The first question that needs to be addressed when carrying out human challenge trials is to work out the minimum amount of virus necessary to cause infection in healthy participants. This is called a virus characterisation study. The protocol for a virus characterisation study for COVID-19 has today received ethical approval from the Health Research Authority (HRA) to go ahead (https://www.gov.uk/government/news/worlds-first-coronavirus-human-challenge-study-receives-ethics-approval-in-the-uk).
Since the Human Challenge Programme team briefed journalists last October about their plans for this work, we’ve had multiple vaccines licensed for use against COVID-19 and seen the emergence of new variants of the virus, some of which appear to partially evade current vaccines. We invited journalists to hear from the team about how their work fits into this rapidly changing vaccine landscape, what this first stage of the programme will look like, and how this study can pave the way to more rapidly and effectively evaluate new COVID-19 vaccines.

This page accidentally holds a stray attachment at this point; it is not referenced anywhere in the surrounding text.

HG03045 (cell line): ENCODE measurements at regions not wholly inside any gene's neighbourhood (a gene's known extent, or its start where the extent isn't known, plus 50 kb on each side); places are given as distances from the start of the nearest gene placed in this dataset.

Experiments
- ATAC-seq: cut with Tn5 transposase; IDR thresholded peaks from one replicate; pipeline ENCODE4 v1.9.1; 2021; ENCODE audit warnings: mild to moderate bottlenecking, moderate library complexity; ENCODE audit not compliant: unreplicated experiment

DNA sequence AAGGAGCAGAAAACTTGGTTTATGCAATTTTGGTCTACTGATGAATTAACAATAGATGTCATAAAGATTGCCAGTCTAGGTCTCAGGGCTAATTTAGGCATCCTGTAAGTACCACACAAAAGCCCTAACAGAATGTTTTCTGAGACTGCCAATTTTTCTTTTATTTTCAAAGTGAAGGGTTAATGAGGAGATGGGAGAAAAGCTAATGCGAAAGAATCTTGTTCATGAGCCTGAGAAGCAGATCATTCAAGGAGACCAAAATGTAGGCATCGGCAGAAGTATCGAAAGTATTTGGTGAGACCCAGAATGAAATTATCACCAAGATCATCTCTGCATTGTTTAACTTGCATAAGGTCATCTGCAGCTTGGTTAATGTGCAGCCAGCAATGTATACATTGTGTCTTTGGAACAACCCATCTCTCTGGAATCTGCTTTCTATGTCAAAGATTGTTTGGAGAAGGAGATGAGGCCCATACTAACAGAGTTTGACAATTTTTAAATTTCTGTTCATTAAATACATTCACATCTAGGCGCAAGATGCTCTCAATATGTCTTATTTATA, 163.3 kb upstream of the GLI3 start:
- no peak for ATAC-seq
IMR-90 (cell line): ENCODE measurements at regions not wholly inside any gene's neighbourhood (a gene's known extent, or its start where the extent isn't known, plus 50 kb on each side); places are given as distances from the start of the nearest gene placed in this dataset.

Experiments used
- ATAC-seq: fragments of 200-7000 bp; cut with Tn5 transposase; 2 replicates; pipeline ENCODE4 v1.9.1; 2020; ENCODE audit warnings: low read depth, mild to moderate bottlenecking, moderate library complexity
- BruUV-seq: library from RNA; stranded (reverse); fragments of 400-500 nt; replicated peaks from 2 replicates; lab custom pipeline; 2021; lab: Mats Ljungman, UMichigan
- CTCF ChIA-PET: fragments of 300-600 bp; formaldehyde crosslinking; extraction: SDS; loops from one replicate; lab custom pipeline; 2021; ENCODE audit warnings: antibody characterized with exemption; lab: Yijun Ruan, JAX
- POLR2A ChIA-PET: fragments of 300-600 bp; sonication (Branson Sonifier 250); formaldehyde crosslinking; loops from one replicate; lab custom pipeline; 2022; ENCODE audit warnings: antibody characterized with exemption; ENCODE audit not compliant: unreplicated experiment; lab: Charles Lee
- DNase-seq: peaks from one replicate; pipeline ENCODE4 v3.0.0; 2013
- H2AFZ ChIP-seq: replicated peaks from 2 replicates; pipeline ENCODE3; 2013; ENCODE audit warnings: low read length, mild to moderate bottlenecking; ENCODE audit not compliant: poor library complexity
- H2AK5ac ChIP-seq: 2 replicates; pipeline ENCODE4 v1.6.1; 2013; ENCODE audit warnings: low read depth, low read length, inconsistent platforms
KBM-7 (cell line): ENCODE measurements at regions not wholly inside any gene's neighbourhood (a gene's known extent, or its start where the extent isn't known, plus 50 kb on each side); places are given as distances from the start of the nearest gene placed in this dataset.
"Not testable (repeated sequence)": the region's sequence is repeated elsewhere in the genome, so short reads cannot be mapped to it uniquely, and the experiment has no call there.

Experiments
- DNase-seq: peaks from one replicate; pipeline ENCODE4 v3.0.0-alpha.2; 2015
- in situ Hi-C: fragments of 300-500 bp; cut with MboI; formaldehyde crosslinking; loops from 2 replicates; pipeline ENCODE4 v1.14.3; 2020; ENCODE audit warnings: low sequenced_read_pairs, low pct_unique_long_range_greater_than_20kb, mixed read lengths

Prof Peter Openshaw, Professor of Experimental Medicine at Imperial College London
Dr Andrew Catchpole, Chief Scientific Officer at hVIVO
Dr Chris Chiu, Chief Investigator, and Clinical Reader and Honorary Consultant in Infectious Diseases at Imperial College London, and Lead at the Imperial Network for Vaccine Research
Prof Sir Terence Stephenson, Chair, Health Research Authority
Prof Robert Read, Head of Clinical and Experimental Sciences within Medicine at the University of Southampton, and Director of the NIHR Southampton Biomedical Research centre
This Briefing was accompanied by an SMC Roundup of Comments.